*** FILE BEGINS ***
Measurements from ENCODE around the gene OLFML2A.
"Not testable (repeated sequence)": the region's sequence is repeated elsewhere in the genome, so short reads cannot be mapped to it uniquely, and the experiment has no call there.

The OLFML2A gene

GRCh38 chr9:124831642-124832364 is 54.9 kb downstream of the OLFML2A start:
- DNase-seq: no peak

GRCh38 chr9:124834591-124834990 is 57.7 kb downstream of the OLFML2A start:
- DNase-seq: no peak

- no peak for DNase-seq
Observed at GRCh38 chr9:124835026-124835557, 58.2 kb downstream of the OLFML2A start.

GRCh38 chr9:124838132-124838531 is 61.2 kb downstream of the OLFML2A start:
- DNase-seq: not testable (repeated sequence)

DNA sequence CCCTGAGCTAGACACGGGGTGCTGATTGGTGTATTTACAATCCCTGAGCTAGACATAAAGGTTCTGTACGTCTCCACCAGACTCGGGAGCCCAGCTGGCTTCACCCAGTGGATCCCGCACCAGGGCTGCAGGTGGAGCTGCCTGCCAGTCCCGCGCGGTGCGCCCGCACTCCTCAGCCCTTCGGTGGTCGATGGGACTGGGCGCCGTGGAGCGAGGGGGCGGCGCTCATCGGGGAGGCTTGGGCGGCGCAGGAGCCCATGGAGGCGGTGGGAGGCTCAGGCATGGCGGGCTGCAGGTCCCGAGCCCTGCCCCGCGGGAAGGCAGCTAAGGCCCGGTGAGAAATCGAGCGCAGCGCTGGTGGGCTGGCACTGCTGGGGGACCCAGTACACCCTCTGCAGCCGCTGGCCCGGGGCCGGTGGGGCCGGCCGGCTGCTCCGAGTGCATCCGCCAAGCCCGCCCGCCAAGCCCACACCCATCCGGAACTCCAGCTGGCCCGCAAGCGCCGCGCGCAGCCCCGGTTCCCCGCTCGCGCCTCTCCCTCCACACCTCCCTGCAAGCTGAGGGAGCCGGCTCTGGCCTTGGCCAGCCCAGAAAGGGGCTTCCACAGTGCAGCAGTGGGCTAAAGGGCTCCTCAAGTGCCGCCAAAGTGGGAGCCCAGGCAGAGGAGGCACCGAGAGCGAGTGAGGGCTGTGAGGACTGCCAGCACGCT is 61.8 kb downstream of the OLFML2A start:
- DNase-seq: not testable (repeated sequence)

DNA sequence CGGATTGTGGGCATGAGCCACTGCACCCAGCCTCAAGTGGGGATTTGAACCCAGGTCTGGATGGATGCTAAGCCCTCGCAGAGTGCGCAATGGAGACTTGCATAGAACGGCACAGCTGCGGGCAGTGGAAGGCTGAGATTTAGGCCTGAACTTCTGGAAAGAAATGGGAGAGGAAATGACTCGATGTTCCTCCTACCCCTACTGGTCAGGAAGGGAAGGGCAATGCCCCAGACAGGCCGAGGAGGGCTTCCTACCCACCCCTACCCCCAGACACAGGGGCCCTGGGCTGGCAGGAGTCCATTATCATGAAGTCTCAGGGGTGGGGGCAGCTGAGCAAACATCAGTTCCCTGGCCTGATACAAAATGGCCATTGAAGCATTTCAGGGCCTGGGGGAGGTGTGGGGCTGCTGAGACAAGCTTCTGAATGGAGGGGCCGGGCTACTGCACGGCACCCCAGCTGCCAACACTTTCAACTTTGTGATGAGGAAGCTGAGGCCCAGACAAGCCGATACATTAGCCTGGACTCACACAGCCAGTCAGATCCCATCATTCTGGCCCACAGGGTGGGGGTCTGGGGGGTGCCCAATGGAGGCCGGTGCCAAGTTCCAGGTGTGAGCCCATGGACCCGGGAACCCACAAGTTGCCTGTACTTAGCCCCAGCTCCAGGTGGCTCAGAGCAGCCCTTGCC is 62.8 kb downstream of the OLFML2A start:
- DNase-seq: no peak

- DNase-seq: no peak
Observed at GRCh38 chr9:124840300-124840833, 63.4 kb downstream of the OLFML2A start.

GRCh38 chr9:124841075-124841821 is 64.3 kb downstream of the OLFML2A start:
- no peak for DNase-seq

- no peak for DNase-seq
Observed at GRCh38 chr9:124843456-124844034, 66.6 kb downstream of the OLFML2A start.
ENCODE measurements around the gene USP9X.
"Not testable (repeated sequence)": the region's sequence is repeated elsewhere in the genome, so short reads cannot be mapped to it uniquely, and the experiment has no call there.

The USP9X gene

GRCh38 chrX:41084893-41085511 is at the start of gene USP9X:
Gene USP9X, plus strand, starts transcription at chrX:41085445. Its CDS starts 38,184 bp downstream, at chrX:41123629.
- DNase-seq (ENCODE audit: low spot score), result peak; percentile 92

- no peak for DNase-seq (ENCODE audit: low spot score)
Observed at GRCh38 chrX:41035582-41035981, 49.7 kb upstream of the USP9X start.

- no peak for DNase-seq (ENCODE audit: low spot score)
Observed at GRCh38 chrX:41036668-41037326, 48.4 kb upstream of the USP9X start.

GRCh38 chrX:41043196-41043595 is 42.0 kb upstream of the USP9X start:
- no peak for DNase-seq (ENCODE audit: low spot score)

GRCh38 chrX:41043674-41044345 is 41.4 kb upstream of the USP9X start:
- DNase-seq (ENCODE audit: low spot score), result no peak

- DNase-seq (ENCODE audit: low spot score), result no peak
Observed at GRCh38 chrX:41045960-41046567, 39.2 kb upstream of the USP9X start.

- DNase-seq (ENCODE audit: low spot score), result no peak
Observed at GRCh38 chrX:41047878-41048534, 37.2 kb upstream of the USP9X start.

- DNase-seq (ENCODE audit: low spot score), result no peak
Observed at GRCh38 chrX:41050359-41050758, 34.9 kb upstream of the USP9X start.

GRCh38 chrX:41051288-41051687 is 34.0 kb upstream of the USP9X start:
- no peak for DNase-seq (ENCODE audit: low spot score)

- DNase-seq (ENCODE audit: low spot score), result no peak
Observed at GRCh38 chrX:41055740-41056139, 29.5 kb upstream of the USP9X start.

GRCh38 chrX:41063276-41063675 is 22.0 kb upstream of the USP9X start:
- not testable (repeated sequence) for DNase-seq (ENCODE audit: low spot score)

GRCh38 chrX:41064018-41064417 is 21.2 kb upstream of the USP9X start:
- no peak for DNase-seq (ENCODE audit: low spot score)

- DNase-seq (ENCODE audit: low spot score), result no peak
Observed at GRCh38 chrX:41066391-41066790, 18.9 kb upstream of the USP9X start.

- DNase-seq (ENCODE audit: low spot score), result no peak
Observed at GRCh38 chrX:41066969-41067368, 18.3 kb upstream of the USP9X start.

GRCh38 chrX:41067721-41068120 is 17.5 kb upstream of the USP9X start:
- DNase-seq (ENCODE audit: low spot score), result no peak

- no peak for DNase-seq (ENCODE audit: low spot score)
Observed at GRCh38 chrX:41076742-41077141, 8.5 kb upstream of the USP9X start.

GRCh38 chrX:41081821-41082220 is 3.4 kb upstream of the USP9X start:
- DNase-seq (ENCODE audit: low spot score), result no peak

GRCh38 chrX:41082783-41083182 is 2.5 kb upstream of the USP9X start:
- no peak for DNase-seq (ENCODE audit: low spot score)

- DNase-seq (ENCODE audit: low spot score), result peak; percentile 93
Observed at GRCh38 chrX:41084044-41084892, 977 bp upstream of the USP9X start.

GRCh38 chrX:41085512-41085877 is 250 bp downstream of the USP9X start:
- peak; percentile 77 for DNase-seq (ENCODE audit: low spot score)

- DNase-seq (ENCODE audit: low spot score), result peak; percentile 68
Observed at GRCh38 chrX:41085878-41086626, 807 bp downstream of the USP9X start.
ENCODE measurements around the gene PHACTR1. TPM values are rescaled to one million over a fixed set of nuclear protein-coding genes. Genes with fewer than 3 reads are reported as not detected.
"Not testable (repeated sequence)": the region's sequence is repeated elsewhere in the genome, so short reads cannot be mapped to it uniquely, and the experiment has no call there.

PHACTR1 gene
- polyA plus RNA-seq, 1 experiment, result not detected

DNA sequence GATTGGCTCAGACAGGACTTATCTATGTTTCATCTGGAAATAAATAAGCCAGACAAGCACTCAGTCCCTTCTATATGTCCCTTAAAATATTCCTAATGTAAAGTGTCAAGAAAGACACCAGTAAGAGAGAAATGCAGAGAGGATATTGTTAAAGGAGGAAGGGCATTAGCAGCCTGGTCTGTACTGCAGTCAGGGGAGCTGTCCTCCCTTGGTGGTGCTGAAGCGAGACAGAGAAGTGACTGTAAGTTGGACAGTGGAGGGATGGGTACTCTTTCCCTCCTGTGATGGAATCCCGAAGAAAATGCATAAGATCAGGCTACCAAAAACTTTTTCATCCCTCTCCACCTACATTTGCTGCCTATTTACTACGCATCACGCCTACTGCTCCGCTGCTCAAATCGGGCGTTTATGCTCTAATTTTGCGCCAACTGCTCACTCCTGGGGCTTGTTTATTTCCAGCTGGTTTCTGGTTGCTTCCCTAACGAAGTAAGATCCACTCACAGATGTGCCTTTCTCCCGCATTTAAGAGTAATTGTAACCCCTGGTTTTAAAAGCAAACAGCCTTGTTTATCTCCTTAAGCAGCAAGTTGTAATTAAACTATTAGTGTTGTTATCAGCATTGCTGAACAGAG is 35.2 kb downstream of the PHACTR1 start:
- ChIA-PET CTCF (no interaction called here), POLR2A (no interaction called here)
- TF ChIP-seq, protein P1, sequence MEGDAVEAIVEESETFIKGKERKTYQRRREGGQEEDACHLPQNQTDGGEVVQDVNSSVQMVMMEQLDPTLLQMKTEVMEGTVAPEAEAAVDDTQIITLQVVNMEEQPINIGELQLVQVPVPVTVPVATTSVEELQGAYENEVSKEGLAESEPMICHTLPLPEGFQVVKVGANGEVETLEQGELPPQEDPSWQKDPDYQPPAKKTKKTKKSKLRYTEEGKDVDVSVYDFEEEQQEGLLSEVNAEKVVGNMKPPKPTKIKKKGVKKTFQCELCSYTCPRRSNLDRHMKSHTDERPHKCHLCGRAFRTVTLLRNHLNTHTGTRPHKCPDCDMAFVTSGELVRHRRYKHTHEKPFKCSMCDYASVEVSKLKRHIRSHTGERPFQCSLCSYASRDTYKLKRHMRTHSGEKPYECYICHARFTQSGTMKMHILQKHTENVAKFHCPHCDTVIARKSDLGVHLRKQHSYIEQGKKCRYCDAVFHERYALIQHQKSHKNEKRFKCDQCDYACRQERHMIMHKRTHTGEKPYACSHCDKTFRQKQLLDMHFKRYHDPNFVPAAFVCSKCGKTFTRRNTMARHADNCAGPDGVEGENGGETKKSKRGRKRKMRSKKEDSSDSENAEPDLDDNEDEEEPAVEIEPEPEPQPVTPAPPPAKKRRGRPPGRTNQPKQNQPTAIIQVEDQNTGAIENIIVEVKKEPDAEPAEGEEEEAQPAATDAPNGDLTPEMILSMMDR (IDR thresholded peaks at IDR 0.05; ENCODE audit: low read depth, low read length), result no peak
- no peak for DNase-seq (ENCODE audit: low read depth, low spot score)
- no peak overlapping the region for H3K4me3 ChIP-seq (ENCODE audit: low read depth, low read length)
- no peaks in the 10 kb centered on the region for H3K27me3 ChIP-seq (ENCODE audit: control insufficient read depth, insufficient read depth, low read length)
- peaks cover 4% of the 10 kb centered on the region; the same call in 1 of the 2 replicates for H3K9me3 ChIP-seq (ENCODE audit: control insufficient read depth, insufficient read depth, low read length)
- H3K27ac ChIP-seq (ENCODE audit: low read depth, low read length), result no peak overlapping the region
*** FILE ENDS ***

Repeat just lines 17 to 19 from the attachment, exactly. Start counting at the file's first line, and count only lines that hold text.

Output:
Observed at GRCh38 chr9:124840300-124840833, 63.4 kb downstream of the OLFML2A start.

GRCh38 chr9:124841075-124841821 is 64.3 kb downstream of the OLFML2A start:
- no peak for DNase-seq